The world – at least if you listen to ex-PayPal squillionaire Elon Musk – is destined to move from fossil-fuel-fired transport to electric vehicles that might be charged by the power grid rather than carrying around their own means of energy conversion. Some say that centralised generation (in the form of power stations) is more efficient than hydrogen fuel cells or petrol/hybrid, and even coal-fired power stations are ~60% efficient, says the Hyperloop space cadet. We’ll see.
Hyperloop: Near-supersonic travel in a driverless capsule fired along a vacuum tube suspended monorail style, over-ground along the San Andreas fault. What could possibly go wrong?
Whatever, the current generation of plug-in electric cars – some of which are expensive and impractical hairshirt statements, some (like Musk’s Tesla S) a genuine move forward to a new world – brings a new phrase into the lexicon, which is also recognisable to many other technology users – range anxiety. In other words, the fear that there just isn’t enough power left to get you home.
Users of any smartphone will be familiar with the idea that you’re only a few steps away from running out of power, particularly the times when you are using it – and maybe need it – the most. Like when you’re travelling on trains, hanging around at airports etc. You have time on your hands, you’re reading and writing emails, maybe you’re listening to music or using your phone’s navigation, ergo the phone gets drained more quickly.
Laptops have nice big batteries, at least in comparison to phones. Laptops need bigger batteries, but if the laptop is in your bag, did you realise you might be able to use it to recharge your phone, even if the laptop is asleep or even powered off? Look on the back of your machine and you may find a small electric flash symbol next to the port – which signifies you can charge devices using this port when the PC is not running.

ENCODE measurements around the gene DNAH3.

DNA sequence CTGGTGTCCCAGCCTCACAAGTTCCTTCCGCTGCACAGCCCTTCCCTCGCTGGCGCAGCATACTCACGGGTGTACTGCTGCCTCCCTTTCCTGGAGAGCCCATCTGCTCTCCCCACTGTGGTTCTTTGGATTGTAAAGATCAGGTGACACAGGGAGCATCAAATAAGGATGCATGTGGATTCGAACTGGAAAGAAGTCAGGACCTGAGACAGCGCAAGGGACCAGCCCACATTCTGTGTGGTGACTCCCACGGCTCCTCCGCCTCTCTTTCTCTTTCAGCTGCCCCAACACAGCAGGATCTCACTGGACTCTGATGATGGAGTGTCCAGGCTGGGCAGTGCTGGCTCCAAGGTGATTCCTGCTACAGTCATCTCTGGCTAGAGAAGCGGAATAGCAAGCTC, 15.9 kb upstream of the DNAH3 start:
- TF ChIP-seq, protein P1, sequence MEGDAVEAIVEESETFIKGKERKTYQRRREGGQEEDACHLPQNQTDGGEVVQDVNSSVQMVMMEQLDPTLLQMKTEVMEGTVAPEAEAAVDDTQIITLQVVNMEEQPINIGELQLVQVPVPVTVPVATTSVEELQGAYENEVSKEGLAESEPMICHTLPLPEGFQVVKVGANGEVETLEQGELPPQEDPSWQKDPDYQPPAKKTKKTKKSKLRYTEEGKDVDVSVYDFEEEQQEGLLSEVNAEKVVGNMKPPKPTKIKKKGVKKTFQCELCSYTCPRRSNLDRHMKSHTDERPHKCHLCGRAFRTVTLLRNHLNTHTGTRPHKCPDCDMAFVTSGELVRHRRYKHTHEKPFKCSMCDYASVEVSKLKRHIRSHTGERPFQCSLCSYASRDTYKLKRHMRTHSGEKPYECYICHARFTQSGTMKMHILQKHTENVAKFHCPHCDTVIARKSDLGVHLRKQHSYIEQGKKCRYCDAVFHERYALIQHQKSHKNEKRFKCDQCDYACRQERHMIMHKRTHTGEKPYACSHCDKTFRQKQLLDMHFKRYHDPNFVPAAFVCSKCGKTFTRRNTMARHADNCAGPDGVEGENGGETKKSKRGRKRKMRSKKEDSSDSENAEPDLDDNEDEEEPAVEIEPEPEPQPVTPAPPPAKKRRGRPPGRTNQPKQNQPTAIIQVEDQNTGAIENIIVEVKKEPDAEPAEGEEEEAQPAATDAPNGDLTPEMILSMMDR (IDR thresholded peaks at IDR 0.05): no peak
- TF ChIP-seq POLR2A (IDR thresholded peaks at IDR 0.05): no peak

USB ports will one day be able to drive up to 100W of power supply to other devices, but you might find the ports on your laptop today aren’t labelled yet one of them can power USB devices when switched off – trial and error may prove useful…
Another option is to control what’s happening on your phone itself – you could check that the background tasks section in settings / applications / background tasks and disable and apps you don’t want to run in the background (which inevitably drains battery life). A great tip (if slightly more drastic) comes from ToW regular Simon Boreham:
If one is more interested in battery life than Facebook & Twitter updates, etc. you can go into the Data Sense app, and under settings set restrict background data to always. The results are amazing ~70 % battery still left at the end of the day! Incidentally I found out about this whilst traveling, there is an option to set it when roaming and clearly there are data volume advantages to setting it as well as battery life. Obviously this restricts live tile updates etc, but it is a trade-off.
Whatever, keep a micro-USB cable on your person all the time. You never know when you’ll need it.